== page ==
Hope, danger, humor coexist in exhibit
spotlighting top SF Bay Area artists
By Lou Fancher
Turbulent times and hope for the future are both on view in Yerba Buena Center for the Arts’ eighth annual “Bay Area Now” exhibit.
The exhibit running through March spotlights 25 artists selected as representative of the style and tenor of the Bay Area arts scene. Artists in all kinds of formats — from paint and ceramics to photography, video, mixed-media installations and more — as well as designers and architects are represented.
A common element of this year’s selected artists is the use of debris left behind by institutional disruption and violence — evictions, forced migration, demographically disproportionate incarceration, queerphobia, colonialism, slavery, environmental destruction, and more. Often, the works imply renovation or complete dismantling of existing power structures to create safe places for healing, forging new alliances and building hope for the future.
Marking YBCA’s recent mandate to acknowledge environmental and landscape art as well as housing design as important segments of the art scene, and underscoring the increased importance of place and setting in contemporary fine art, co-curators Lucía Sanromán and Susie Kantor sought to include in Bay Area Now for the first time designers and architects who define our cities, homes and workplaces. Accompanied by Martin Strickland, YBCA associate director of public programs, who organized the exhibit, the curators visited Bay Area expanded their search to design studios and architecture offices.
Strickland said in an email that the experimental, fluid nature of the selected designers and architects posed a challenge to YBCA on how to represent their genres in an exhibition setting. On the flip side, he says, “Both are such flourishing communities in the Bay Area —we wanted them to recognize YBCA as a place where their ideas and work (are) represented.”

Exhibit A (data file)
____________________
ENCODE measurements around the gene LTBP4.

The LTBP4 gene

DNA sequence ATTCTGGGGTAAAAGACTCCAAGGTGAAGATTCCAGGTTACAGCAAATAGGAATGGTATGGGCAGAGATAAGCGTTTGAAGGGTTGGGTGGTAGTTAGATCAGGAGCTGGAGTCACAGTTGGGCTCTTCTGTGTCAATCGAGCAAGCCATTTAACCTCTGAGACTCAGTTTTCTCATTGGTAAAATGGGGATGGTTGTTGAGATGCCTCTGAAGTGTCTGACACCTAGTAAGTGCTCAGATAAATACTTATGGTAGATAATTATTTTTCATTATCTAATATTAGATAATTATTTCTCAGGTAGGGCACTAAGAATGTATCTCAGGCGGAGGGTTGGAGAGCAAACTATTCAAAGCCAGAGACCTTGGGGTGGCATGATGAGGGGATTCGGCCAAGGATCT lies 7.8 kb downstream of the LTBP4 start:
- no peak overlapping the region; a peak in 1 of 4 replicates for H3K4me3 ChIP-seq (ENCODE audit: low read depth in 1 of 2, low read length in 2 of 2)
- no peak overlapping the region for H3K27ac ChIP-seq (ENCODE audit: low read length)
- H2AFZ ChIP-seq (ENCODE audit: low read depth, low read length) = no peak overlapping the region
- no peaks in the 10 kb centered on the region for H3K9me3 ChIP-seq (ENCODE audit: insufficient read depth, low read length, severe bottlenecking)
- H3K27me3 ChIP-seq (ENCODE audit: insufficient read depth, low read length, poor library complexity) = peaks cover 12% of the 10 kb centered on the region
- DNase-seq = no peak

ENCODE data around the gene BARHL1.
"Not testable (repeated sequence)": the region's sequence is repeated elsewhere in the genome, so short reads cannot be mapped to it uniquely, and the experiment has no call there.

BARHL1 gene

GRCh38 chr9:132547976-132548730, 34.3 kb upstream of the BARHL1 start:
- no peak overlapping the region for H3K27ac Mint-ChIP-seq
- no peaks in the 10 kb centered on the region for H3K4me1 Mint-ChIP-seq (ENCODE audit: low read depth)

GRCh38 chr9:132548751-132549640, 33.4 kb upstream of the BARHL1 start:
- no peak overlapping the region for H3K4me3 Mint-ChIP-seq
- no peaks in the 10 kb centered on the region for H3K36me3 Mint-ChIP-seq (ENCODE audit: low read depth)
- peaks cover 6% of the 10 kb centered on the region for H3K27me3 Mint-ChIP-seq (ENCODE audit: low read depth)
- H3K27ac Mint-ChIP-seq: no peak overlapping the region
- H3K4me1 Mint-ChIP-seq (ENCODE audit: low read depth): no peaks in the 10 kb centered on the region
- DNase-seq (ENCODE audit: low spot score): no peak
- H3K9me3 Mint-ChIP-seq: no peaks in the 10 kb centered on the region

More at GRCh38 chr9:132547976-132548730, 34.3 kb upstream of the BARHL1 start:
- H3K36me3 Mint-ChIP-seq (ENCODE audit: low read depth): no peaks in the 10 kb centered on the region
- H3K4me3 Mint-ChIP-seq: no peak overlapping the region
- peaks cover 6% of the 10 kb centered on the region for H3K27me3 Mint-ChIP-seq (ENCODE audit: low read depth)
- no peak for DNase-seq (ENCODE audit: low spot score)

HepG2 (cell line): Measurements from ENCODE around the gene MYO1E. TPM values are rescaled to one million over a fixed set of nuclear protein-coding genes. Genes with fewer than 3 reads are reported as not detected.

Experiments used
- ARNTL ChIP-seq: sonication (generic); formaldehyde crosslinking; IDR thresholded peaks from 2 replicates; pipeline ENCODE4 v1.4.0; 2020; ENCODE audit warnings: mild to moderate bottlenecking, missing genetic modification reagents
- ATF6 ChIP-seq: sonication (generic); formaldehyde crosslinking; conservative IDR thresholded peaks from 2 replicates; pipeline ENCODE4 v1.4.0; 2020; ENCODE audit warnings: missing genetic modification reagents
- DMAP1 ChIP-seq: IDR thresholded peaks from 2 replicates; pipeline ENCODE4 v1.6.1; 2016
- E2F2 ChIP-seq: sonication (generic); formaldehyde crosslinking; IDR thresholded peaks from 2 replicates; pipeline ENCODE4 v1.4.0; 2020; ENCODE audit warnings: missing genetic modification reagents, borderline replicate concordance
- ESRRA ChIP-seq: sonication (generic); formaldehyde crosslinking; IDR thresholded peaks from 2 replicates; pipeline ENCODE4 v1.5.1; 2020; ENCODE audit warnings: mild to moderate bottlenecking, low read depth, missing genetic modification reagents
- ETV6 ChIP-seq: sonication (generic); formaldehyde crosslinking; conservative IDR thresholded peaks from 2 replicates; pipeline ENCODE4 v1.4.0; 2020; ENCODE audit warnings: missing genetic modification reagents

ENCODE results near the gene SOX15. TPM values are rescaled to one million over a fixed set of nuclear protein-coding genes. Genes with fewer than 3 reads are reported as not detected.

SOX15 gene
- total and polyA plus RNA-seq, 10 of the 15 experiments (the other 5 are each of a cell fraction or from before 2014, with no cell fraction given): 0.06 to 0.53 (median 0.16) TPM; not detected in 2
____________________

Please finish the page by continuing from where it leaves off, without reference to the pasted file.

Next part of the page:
Sofía Córdova’s “dawn chorus” video/sculpture installation, being shown at Bay Area Now 8, is a reaction to Puerto Rico’s devastating Hurricane Maria. (Yerba Buena Center for the Arts) Kantor said many artists respond in their work to physical, political and social environments, making for an organic connection to design and architecture.
From Sofía Córdova’s post–Hurricane Maria video/sculpture installation to Constance Hockaday’s works inspired by President Franklin D. Roosevelt’s fireside chat radio broadcasts to David Bayus’ end-of-the-universe dwarf star tended to by a single farmer, the artists make evocative statements about where and how survival is possible.
Rhonda Holberton’s installation invites visitors to experience a reiki (hands-on healing) session via virtual reality; Charlie Leese alters perspectives with a bare-bones structure emphasizing the absence of a body within, and Woody De Othello’s ceramic sculptures introduce everyday objects as human.
Othello, who lives in West Oakland and creates in a studio in Richmond, often features such things as phones, analog clocks, teapots, waste baskets and handrails in his art. For Bay Area Now, he is represented by a work titled “Rest in power, let it not be in vain,” which includes three oversized candle holders, a 30-inch tall urn and tile base and riser-like pedestals upon which they rest.
“The materials themselves carry marks of the artist’s hand, evoking the labor that goes into their making,” says Kantor. “The installation functions as a memorial both general — speaking to our world at large — and specific, thinking of those in the Bay Area who have recently and unjustly lost their lives.”
Othello, 27, says the work, with its themes of time and mortality, is “self-explanatory,” and intended to start conversations more than convey a particular message. Some will recognize the religious themes evident in the trinity of candle holders, but anyone familiar with candles placed in public settings to mark a passing of life will find an entry point.
“It’s inherent with the times we’ve been living in,” he says, “there are a lot of publicized deaths in the media. It’s a common experience of being human so I don’t value one life over another. The title indicates the nature of remembrance.”
Asked to recall childhood memories and artistic influences, Othello says he always drew —himself as a boxer beating up bullies, for example — before turning to aluminum foil as a primary material.
“I made weird things. My mom always kept the house loaded with aluminum foil to keep my imagination stimulated.” In high school, he worked on the yearbook and made custom T-shirts adorned with text and the flag colors and outline of Haiti.
“My dad was always saying, do what you want to do as long as you put your best foot forward. He instilled in me the idea to give my best energy to whatever I was committed to.”
After earning a Bachelor of Fine Arts degree in ceramics at Florida Atlantic University, Othello completed an Master of Fine Arts at California College of the Arts in Oakland. Along the way, affinity for the cartoon-style realism in neo-expressionist painter/printmaker Philip Guston’s work sparked narratives embedded in Othello’s self-described, “slumpy energy, woody-fied” artwork.
Humor rides on the surface of his ceramics, but underneath, deeper reflection touches on everything from society’s over-reliance on technology, to how a person feels on a Monday morning, to the manner in which we pass through the world.